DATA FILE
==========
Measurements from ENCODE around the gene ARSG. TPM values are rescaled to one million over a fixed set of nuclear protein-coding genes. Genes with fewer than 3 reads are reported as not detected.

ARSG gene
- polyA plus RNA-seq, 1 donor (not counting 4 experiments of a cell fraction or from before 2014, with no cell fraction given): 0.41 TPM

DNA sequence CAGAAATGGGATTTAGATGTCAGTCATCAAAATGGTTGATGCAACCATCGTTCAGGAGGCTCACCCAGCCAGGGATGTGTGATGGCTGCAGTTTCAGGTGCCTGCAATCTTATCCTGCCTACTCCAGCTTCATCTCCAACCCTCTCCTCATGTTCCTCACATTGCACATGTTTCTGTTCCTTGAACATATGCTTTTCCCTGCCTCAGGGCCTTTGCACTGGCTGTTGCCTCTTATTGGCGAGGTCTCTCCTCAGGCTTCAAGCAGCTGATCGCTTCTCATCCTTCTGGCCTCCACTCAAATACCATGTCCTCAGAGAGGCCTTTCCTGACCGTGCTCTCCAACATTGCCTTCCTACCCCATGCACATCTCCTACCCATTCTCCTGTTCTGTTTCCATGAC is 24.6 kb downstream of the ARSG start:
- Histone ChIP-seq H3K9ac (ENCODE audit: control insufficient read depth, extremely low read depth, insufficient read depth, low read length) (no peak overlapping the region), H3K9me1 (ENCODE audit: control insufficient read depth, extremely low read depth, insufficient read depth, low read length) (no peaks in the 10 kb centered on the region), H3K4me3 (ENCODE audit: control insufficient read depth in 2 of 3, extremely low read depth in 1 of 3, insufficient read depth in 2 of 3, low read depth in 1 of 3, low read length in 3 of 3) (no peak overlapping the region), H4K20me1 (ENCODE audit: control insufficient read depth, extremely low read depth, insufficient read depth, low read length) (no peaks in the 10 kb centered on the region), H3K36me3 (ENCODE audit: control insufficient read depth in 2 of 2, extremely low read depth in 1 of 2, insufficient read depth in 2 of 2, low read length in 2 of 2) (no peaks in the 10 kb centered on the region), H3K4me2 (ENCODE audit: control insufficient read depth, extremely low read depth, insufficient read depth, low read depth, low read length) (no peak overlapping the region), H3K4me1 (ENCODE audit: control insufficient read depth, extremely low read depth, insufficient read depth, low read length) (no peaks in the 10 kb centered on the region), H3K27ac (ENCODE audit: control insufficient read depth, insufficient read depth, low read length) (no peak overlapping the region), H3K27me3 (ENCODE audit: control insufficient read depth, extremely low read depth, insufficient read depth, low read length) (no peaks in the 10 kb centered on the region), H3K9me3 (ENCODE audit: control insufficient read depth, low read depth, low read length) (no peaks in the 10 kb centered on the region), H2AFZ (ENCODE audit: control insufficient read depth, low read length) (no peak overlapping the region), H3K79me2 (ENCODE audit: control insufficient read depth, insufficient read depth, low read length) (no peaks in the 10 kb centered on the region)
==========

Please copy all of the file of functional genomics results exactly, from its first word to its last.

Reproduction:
Measurements from ENCODE around the gene ARSG. TPM values are rescaled to one million over a fixed set of nuclear protein-coding genes. Genes with fewer than 3 reads are reported as not detected.

ARSG gene
- polyA plus RNA-seq, 1 donor (not counting 4 experiments of a cell fraction or from before 2014, with no cell fraction given): 0.41 TPM

DNA sequence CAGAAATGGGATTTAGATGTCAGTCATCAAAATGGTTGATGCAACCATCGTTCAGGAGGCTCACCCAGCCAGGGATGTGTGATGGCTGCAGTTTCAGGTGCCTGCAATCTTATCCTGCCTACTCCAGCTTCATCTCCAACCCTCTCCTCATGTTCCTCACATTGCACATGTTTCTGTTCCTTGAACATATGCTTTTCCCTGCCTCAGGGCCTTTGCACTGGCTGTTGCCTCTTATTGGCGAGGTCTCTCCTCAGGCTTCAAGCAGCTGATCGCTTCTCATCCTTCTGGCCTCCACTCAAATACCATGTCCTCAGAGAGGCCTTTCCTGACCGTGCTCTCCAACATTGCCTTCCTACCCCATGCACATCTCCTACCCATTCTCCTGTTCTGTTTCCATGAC is 24.6 kb downstream of the ARSG start:
- Histone ChIP-seq H3K9ac (ENCODE audit: control insufficient read depth, extremely low read depth, insufficient read depth, low read length) (no peak overlapping the region), H3K9me1 (ENCODE audit: control insufficient read depth, extremely low read depth, insufficient read depth, low read length) (no peaks in the 10 kb centered on the region), H3K4me3 (ENCODE audit: control insufficient read depth in 2 of 3, extremely low read depth in 1 of 3, insufficient read depth in 2 of 3, low read depth in 1 of 3, low read length in 3 of 3) (no peak overlapping the region), H4K20me1 (ENCODE audit: control insufficient read depth, extremely low read depth, insufficient read depth, low read length) (no peaks in the 10 kb centered on the region), H3K36me3 (ENCODE audit: control insufficient read depth in 2 of 2, extremely low read depth in 1 of 2, insufficient read depth in 2 of 2, low read length in 2 of 2) (no peaks in the 10 kb centered on the region), H3K4me2 (ENCODE audit: control insufficient read depth, extremely low read depth, insufficient read depth, low read depth, low read length) (no peak overlapping the region), H3K4me1 (ENCODE audit: control insufficient read depth, extremely low read depth, insufficient read depth, low read length) (no peaks in the 10 kb centered on the region), H3K27ac (ENCODE audit: control insufficient read depth, insufficient read depth, low read length) (no peak overlapping the region), H3K27me3 (ENCODE audit: control insufficient read depth, extremely low read depth, insufficient read depth, low read length) (no peaks in the 10 kb centered on the region), H3K9me3 (ENCODE audit: control insufficient read depth, low read depth, low read length) (no peaks in the 10 kb centered on the region), H2AFZ (ENCODE audit: control insufficient read depth, low read length) (no peak overlapping the region), H3K79me2 (ENCODE audit: control insufficient read depth, insufficient read depth, low read length) (no peaks in the 10 kb centered on the region)